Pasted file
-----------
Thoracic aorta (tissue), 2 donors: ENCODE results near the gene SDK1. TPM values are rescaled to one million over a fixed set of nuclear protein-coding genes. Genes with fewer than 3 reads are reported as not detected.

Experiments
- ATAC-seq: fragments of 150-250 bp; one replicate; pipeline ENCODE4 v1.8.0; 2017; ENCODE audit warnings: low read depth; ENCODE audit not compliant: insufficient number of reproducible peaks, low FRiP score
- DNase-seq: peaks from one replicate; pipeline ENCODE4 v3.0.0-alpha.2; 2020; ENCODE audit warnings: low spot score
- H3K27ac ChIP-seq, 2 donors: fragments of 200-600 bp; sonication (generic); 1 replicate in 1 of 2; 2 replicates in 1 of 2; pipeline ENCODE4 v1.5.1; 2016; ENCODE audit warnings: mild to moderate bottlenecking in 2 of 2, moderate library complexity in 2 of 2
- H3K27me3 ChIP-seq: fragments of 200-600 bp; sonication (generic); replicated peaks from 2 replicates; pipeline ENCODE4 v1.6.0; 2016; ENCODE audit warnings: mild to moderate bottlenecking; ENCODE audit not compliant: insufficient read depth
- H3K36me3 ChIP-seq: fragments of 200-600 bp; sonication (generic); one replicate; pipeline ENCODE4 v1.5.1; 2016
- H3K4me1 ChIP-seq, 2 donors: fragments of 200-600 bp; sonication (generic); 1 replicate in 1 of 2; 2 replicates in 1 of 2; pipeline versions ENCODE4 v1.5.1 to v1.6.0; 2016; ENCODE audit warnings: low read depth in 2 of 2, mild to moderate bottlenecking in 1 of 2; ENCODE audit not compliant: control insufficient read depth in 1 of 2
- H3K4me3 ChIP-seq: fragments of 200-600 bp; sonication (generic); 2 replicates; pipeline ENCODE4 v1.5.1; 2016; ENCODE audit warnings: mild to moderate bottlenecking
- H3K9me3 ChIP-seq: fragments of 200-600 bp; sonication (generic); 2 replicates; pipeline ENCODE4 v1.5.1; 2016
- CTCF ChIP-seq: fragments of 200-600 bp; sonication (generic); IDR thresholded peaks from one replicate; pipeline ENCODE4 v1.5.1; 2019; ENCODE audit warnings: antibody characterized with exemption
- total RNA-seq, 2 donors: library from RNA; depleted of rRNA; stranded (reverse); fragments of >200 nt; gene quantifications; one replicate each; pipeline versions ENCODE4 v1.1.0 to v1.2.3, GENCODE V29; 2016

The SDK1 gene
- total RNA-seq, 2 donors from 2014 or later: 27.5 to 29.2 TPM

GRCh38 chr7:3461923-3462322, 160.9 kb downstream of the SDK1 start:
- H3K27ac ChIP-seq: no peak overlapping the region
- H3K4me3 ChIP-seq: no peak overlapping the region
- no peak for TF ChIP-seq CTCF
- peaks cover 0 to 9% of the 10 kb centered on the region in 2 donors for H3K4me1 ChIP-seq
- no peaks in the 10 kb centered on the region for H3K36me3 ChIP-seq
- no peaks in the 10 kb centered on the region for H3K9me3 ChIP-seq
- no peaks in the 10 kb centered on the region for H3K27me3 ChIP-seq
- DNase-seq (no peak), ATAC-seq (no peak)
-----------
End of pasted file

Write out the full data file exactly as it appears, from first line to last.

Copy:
Thoracic aorta (tissue), 2 donors: ENCODE results near the gene SDK1. TPM values are rescaled to one million over a fixed set of nuclear protein-coding genes. Genes with fewer than 3 reads are reported as not detected.

Experiments
- ATAC-seq: fragments of 150-250 bp; one replicate; pipeline ENCODE4 v1.8.0; 2017; ENCODE audit warnings: low read depth; ENCODE audit not compliant: insufficient number of reproducible peaks, low FRiP score
- DNase-seq: peaks from one replicate; pipeline ENCODE4 v3.0.0-alpha.2; 2020; ENCODE audit warnings: low spot score
- H3K27ac ChIP-seq, 2 donors: fragments of 200-600 bp; sonication (generic); 1 replicate in 1 of 2; 2 replicates in 1 of 2; pipeline ENCODE4 v1.5.1; 2016; ENCODE audit warnings: mild to moderate bottlenecking in 2 of 2, moderate library complexity in 2 of 2
- H3K27me3 ChIP-seq: fragments of 200-600 bp; sonication (generic); replicated peaks from 2 replicates; pipeline ENCODE4 v1.6.0; 2016; ENCODE audit warnings: mild to moderate bottlenecking; ENCODE audit not compliant: insufficient read depth
- H3K36me3 ChIP-seq: fragments of 200-600 bp; sonication (generic); one replicate; pipeline ENCODE4 v1.5.1; 2016
- H3K4me1 ChIP-seq, 2 donors: fragments of 200-600 bp; sonication (generic); 1 replicate in 1 of 2; 2 replicates in 1 of 2; pipeline versions ENCODE4 v1.5.1 to v1.6.0; 2016; ENCODE audit warnings: low read depth in 2 of 2, mild to moderate bottlenecking in 1 of 2; ENCODE audit not compliant: control insufficient read depth in 1 of 2
- H3K4me3 ChIP-seq: fragments of 200-600 bp; sonication (generic); 2 replicates; pipeline ENCODE4 v1.5.1; 2016; ENCODE audit warnings: mild to moderate bottlenecking
- H3K9me3 ChIP-seq: fragments of 200-600 bp; sonication (generic); 2 replicates; pipeline ENCODE4 v1.5.1; 2016
- CTCF ChIP-seq: fragments of 200-600 bp; sonication (generic); IDR thresholded peaks from one replicate; pipeline ENCODE4 v1.5.1; 2019; ENCODE audit warnings: antibody characterized with exemption
- total RNA-seq, 2 donors: library from RNA; depleted of rRNA; stranded (reverse); fragments of >200 nt; gene quantifications; one replicate each; pipeline versions ENCODE4 v1.1.0 to v1.2.3, GENCODE V29; 2016

The SDK1 gene
- total RNA-seq, 2 donors from 2014 or later: 27.5 to 29.2 TPM

GRCh38 chr7:3461923-3462322, 160.9 kb downstream of the SDK1 start:
- H3K27ac ChIP-seq: no peak overlapping the region
- H3K4me3 ChIP-seq: no peak overlapping the region
- no peak for TF ChIP-seq CTCF
- peaks cover 0 to 9% of the 10 kb centered on the region in 2 donors for H3K4me1 ChIP-seq
- no peaks in the 10 kb centered on the region for H3K36me3 ChIP-seq
- no peaks in the 10 kb centered on the region for H3K9me3 ChIP-seq
- no peaks in the 10 kb centered on the region for H3K27me3 ChIP-seq
- DNase-seq (no peak), ATAC-seq (no peak)